In Argentina’s Plaza de Mayo, mothers and grandmothers marched wearing white handkerchiefs with the names of their children and grandchildren “disappeared” by a military dictatorship. They became iconic for their strong will and tenacity in seeking justice. Similarly in New York City, for over a decade, mothers, primarily Black and Latina, have been marching through the streets, carrying the pictures of their “disappeared.” While Margarita Rosario, Juanita Young, Allene Person, and Constance Malcolm didn’t lose their sons to a military dictatorship, they lost them to another state power, the New York City Police Department and like the Plaza de Mayo mothers, they don’t want anyone to forget their children. They don’t want any other mother to go through what they have suffered. They want justice. Which is why they, with the support local grassroots organization, The Justice Committee, are planning an action at NYPD headquarters on the Friday before Mother’s Day, May 10th.
The mothers and the Justice Committee released a video calling for support, not just in the form of presence but also in the form of lyrics or songs dedicated to justice for the families. “The Justice Committee and the mothers are asking musicians to add their voices to this call for justice because it is a “call” that must only only be “made.” It must be shouted to all corners and transmitted to all generations and into all of our hearts, minds and beings. For this reasons, artists have an important role to play,” says Loyda Colon of the Justice Committee.
Margarita Rosario, the mother of Anthony Rosario and aunt of Hilton Vega who both were shot a total of 28 times and killed by NYPD in 1995, hopes that the artists who participate can not only express her pain but also be the voice of her son and nephew. “We need to hear what I cannot express and what my son cannot express because he’s not here. I would like for the artists to bring that pain out that I hold inside for my son,” she said. There was clear forensic evidence that Rosario and Vega were shot in the back while lying face down, on their stomachs, but the officers responsible, Patrick Brosnan and James Crowe, were never charged. The Civilian Complaint Review Board found the officers used “unnecessary and excessive force,” but the NYPD ignored the finding.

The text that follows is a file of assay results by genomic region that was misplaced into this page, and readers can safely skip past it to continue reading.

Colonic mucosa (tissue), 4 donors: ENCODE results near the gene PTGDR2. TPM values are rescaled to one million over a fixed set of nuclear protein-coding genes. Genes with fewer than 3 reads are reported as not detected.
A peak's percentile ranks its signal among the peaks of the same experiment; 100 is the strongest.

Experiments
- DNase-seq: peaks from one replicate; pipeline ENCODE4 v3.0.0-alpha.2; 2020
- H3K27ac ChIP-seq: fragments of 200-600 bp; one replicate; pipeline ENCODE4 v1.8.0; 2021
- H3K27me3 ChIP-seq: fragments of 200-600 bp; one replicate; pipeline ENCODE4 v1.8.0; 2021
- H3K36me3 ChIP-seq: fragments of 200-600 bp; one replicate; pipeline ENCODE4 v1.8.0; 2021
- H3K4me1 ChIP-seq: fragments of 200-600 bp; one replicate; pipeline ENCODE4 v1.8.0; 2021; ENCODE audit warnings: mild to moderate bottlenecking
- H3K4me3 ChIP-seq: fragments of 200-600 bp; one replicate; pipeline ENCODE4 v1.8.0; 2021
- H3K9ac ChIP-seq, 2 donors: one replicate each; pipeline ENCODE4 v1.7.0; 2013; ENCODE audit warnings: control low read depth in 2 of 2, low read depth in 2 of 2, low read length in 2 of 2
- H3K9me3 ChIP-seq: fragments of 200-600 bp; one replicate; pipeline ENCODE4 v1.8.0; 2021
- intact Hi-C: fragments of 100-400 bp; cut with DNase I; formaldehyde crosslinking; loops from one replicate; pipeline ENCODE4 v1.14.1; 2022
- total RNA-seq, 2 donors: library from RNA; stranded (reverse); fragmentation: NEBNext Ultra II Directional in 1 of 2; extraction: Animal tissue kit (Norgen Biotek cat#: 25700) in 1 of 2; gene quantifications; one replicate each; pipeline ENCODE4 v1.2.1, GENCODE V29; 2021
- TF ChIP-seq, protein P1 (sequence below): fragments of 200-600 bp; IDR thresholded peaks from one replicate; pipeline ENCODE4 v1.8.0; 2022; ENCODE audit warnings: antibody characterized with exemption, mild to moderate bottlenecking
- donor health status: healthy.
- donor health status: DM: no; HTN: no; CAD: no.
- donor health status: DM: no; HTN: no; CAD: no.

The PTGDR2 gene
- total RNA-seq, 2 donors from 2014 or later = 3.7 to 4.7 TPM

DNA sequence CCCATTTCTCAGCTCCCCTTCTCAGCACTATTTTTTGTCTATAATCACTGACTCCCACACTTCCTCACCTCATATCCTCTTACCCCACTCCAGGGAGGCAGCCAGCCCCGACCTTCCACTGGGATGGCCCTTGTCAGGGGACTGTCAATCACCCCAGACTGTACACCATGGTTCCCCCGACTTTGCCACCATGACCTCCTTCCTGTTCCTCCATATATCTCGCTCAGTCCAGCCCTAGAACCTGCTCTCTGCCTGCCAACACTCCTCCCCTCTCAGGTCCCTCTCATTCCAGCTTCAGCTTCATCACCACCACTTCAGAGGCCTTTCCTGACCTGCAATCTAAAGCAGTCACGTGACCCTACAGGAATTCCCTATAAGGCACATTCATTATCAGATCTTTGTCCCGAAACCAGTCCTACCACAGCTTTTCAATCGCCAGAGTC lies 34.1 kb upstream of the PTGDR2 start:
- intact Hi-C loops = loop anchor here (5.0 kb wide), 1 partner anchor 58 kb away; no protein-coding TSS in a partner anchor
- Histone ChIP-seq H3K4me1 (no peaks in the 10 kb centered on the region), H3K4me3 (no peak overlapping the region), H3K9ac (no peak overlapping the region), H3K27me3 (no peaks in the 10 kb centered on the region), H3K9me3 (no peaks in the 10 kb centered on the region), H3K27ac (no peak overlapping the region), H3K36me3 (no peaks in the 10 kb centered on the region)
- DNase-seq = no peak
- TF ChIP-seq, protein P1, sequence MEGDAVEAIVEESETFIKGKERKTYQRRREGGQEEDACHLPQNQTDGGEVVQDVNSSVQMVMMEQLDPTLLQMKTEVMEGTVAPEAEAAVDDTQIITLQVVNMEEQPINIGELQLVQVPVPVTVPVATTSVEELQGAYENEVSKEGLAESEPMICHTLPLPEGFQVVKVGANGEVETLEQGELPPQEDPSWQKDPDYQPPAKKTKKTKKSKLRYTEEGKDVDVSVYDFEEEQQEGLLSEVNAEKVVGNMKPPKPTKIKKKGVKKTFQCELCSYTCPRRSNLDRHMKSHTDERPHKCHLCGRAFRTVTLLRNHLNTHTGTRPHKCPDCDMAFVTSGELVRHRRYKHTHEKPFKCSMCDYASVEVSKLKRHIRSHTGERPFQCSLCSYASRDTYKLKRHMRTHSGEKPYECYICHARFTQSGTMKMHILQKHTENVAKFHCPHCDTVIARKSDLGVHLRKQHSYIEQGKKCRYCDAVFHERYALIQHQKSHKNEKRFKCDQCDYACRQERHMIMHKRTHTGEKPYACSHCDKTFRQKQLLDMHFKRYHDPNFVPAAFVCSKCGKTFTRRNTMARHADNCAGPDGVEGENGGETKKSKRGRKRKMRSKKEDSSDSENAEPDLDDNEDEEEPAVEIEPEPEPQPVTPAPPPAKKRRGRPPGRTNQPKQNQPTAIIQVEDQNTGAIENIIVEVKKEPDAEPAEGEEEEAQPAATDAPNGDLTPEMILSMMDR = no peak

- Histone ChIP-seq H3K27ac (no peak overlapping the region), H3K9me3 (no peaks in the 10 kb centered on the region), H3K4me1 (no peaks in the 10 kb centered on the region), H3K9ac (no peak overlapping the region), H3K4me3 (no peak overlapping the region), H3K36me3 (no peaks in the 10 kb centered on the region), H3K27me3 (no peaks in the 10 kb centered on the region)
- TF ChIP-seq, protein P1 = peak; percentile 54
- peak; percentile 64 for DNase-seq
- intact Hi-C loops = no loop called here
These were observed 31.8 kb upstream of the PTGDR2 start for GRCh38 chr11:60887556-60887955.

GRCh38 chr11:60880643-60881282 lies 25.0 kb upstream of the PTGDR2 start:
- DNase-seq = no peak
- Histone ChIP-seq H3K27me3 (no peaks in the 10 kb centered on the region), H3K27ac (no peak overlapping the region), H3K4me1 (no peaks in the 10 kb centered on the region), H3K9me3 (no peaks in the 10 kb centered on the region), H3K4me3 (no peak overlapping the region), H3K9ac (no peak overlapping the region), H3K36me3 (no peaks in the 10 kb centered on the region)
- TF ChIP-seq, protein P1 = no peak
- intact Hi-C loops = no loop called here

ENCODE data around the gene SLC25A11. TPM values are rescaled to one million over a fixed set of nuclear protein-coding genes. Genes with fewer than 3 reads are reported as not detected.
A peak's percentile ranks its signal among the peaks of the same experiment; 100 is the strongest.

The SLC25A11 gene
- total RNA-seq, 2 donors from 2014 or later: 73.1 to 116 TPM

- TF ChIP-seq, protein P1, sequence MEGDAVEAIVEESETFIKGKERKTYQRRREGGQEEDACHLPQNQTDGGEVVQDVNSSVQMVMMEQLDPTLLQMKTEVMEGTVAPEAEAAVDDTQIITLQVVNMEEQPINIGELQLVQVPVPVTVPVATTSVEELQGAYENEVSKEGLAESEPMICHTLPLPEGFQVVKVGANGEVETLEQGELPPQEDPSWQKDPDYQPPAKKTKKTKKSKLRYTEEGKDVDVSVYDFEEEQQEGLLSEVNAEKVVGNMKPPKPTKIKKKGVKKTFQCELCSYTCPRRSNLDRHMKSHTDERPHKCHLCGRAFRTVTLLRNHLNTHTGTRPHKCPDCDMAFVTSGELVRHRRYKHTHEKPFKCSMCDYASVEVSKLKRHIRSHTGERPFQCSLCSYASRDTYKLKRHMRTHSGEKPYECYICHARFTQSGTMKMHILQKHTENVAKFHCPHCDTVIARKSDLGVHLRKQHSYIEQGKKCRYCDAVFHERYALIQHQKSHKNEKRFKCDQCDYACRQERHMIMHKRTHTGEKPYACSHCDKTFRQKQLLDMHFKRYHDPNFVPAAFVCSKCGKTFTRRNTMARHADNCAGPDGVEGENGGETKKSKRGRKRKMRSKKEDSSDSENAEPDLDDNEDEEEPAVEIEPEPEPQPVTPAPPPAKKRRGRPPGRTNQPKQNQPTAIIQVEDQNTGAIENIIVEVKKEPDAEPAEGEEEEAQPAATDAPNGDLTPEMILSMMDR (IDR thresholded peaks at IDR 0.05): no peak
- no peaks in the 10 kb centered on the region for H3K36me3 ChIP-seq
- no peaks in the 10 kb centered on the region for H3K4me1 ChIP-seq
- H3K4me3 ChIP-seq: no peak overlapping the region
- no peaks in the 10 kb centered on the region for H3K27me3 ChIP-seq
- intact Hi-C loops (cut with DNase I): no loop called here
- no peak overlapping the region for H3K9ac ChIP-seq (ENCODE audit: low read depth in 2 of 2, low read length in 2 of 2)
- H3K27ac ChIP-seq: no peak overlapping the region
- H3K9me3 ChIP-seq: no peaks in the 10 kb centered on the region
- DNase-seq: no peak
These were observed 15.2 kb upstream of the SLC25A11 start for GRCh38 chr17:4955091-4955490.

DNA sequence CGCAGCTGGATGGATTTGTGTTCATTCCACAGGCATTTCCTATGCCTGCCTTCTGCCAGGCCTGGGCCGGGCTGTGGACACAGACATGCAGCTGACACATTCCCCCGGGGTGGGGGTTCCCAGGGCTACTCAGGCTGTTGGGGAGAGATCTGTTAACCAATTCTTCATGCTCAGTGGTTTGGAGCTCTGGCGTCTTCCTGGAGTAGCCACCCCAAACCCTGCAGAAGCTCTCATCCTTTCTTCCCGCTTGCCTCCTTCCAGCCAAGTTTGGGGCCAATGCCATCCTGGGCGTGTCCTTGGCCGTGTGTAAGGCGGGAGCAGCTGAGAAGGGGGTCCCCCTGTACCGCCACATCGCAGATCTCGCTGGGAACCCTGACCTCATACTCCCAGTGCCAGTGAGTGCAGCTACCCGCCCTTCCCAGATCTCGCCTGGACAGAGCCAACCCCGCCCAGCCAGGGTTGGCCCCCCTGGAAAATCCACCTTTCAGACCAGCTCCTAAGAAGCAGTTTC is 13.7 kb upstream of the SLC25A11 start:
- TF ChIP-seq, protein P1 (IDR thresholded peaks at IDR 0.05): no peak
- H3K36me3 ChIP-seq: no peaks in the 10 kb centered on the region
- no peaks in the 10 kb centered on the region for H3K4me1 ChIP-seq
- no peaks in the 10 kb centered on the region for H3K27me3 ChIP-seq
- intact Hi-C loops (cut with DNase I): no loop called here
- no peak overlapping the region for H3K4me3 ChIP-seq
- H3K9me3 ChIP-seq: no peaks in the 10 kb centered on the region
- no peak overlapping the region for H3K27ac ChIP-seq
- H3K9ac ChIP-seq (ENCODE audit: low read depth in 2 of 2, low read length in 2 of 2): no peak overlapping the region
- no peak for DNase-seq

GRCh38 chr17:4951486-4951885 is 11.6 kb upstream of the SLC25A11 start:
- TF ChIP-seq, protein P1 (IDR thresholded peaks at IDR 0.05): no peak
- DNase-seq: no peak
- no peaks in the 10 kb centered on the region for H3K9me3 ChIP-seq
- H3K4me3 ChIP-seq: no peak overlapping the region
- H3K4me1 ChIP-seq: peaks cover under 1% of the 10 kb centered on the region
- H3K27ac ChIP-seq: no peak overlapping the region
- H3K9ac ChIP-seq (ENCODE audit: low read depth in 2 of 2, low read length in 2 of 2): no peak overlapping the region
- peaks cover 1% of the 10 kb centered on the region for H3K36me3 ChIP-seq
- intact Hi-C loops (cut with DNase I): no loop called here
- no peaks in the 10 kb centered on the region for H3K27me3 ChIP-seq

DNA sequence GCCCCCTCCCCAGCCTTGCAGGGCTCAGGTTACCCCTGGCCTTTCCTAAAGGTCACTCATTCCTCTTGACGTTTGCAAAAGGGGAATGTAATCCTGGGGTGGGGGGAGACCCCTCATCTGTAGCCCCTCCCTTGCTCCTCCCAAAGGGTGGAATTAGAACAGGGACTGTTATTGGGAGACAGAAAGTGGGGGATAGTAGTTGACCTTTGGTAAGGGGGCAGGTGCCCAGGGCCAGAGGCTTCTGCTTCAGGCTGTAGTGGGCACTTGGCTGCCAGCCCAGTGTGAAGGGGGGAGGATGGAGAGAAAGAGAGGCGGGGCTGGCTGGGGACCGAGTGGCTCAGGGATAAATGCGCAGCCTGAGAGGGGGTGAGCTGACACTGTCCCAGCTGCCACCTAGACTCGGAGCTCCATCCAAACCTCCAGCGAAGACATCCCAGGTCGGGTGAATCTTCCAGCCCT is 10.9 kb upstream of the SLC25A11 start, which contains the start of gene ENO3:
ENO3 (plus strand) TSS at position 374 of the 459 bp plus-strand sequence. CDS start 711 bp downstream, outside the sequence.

Juanita Young, mother of Malcolm Ferguson who was shot and killed by NYPD in 2000 in the Bronx, just three blocks from where Amadou Diallo was shot at 41 times and killed by the NYPD in 1999, hopes that the artists can help all feel the spirits of her son and others. She tells possible participants, “When you play, let everybody feel the spirits all around them…(The NYPD has) taken away our loved ones and our hearts continually bleed. We want them to know the spirits are surrounding all the parents.” The officer responsible for Ferguson’s death was never charged with a crime despite admitting during the civil trial that he shot him for no good reason.
Constance Malcolm, the mother of Ramarley Graham who was shot and killed by the NYPD in 2012, reminds artists that young men like her son are the ones who purchase their music and that they themselves could be targets for police brutality. She tells artists, “These are the young men and women who purchase your cds. Come and show support your support for them. Because they are the future and it could be one of you next. And if they can get gunned down, we might not have a future.” The officer responsible in Graham’s death has been criminally charged with first and second degree manslaughter charges.
The Mother’s Cry for Justice comes at a time when the NYPD is already under intense scrutiny due to the ongoing Floyd v. City of New York trial that questions the constitutional legality of stop and frisks in the city on the grounds that they racially profile city residents.